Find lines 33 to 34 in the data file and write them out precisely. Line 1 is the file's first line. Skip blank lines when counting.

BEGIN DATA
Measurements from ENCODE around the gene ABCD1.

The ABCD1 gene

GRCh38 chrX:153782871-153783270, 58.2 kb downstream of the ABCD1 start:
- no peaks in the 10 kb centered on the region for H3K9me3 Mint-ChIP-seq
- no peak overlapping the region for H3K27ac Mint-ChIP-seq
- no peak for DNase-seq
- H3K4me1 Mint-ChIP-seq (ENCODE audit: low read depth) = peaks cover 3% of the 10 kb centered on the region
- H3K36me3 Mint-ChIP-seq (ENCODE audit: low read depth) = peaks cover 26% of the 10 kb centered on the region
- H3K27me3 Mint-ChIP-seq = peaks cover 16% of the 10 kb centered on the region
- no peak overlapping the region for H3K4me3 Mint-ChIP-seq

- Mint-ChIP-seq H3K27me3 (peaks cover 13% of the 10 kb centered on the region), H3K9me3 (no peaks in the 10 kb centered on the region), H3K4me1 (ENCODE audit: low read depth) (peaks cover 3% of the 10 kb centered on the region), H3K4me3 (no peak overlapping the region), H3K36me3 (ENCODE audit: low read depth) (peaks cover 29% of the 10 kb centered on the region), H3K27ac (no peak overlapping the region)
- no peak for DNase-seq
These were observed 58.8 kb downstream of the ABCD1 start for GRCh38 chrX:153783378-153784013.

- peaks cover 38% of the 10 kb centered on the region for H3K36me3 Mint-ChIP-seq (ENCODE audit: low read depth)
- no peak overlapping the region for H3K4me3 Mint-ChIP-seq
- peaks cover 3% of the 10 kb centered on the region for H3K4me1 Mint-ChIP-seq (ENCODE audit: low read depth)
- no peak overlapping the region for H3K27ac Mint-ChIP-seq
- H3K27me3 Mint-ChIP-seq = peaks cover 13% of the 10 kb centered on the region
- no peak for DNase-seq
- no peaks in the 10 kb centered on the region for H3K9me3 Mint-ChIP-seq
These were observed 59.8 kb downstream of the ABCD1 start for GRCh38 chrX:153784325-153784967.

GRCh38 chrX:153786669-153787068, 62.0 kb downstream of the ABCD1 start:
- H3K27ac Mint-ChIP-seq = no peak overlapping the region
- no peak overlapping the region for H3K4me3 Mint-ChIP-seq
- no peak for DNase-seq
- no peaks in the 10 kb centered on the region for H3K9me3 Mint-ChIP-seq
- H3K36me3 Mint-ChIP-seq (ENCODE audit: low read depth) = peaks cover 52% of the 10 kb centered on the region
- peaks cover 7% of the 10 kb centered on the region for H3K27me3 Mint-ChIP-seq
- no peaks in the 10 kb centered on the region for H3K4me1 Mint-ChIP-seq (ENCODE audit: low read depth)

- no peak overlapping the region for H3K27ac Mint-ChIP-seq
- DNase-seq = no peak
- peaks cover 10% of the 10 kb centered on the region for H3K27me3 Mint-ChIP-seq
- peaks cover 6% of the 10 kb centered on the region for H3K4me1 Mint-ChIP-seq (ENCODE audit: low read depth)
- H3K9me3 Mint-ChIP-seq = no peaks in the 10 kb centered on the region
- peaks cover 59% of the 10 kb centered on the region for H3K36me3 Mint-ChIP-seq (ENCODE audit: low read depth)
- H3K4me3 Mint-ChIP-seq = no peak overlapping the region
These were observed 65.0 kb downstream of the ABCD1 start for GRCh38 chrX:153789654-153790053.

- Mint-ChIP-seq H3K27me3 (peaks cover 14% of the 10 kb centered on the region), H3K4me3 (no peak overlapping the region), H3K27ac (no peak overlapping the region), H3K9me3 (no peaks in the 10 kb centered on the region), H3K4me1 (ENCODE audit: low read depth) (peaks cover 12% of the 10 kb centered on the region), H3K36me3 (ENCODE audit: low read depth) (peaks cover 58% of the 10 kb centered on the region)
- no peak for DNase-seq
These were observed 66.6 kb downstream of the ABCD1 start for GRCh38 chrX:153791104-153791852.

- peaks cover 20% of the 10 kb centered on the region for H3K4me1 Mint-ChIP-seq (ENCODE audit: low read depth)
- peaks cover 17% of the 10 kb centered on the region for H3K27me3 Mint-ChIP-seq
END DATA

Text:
- peaks cover 6% of the 10 kb centered on the region for H3K4me1 Mint-ChIP-seq (ENCODE audit: low read depth)
- H3K9me3 Mint-ChIP-seq = no peaks in the 10 kb centered on the region